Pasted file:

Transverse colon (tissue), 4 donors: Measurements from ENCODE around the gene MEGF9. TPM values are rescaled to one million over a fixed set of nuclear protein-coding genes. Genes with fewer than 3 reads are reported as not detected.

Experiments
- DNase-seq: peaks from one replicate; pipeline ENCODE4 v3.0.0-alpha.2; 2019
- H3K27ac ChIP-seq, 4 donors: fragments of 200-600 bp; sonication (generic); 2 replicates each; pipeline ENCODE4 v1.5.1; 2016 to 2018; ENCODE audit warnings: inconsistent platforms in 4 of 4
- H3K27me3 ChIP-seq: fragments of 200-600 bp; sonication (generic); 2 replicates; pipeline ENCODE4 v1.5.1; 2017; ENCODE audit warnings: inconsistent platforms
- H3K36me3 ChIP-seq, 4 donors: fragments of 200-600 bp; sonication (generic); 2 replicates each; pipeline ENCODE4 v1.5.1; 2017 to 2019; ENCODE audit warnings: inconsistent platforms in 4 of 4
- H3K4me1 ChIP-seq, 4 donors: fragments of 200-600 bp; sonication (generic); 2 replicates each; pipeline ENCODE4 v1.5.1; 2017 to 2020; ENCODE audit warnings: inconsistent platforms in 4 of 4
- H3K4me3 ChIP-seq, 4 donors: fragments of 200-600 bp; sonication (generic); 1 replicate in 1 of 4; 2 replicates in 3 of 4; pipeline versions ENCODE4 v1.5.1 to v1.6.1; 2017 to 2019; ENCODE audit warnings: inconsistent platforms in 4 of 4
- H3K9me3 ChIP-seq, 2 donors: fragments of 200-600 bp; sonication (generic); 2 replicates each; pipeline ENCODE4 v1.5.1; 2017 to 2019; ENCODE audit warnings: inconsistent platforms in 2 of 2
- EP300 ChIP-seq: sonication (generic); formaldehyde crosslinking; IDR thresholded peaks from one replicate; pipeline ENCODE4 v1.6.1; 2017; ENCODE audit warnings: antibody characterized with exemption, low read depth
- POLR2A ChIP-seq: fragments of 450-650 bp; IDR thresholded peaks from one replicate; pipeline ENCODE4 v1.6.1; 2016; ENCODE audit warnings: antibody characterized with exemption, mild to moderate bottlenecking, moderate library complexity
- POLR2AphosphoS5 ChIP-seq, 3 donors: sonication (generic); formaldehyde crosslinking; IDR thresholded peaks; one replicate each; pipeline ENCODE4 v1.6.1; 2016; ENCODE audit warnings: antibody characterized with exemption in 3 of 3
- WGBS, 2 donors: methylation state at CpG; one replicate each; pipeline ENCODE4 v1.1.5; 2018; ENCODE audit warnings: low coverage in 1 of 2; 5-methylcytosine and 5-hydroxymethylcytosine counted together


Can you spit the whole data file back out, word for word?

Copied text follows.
Transverse colon (tissue), 4 donors: Measurements from ENCODE around the gene MEGF9. TPM values are rescaled to one million over a fixed set of nuclear protein-coding genes. Genes with fewer than 3 reads are reported as not detected.

Experiments
- DNase-seq: peaks from one replicate; pipeline ENCODE4 v3.0.0-alpha.2; 2019
- H3K27ac ChIP-seq, 4 donors: fragments of 200-600 bp; sonication (generic); 2 replicates each; pipeline ENCODE4 v1.5.1; 2016 to 2018; ENCODE audit warnings: inconsistent platforms in 4 of 4
- H3K27me3 ChIP-seq: fragments of 200-600 bp; sonication (generic); 2 replicates; pipeline ENCODE4 v1.5.1; 2017; ENCODE audit warnings: inconsistent platforms
- H3K36me3 ChIP-seq, 4 donors: fragments of 200-600 bp; sonication (generic); 2 replicates each; pipeline ENCODE4 v1.5.1; 2017 to 2019; ENCODE audit warnings: inconsistent platforms in 4 of 4
- H3K4me1 ChIP-seq, 4 donors: fragments of 200-600 bp; sonication (generic); 2 replicates each; pipeline ENCODE4 v1.5.1; 2017 to 2020; ENCODE audit warnings: inconsistent platforms in 4 of 4
- H3K4me3 ChIP-seq, 4 donors: fragments of 200-600 bp; sonication (generic); 1 replicate in 1 of 4; 2 replicates in 3 of 4; pipeline versions ENCODE4 v1.5.1 to v1.6.1; 2017 to 2019; ENCODE audit warnings: inconsistent platforms in 4 of 4
- H3K9me3 ChIP-seq, 2 donors: fragments of 200-600 bp; sonication (generic); 2 replicates each; pipeline ENCODE4 v1.5.1; 2017 to 2019; ENCODE audit warnings: inconsistent platforms in 2 of 2
- EP300 ChIP-seq: sonication (generic); formaldehyde crosslinking; IDR thresholded peaks from one replicate; pipeline ENCODE4 v1.6.1; 2017; ENCODE audit warnings: antibody characterized with exemption, low read depth
- POLR2A ChIP-seq: fragments of 450-650 bp; IDR thresholded peaks from one replicate; pipeline ENCODE4 v1.6.1; 2016; ENCODE audit warnings: antibody characterized with exemption, mild to moderate bottlenecking, moderate library complexity
- POLR2AphosphoS5 ChIP-seq, 3 donors: sonication (generic); formaldehyde crosslinking; IDR thresholded peaks; one replicate each; pipeline ENCODE4 v1.6.1; 2016; ENCODE audit warnings: antibody characterized with exemption in 3 of 3
- WGBS, 2 donors: methylation state at CpG; one replicate each; pipeline ENCODE4 v1.1.5; 2018; ENCODE audit warnings: low coverage in 1 of 2; 5-methylcytosine and 5-hydroxymethylcytosine counted together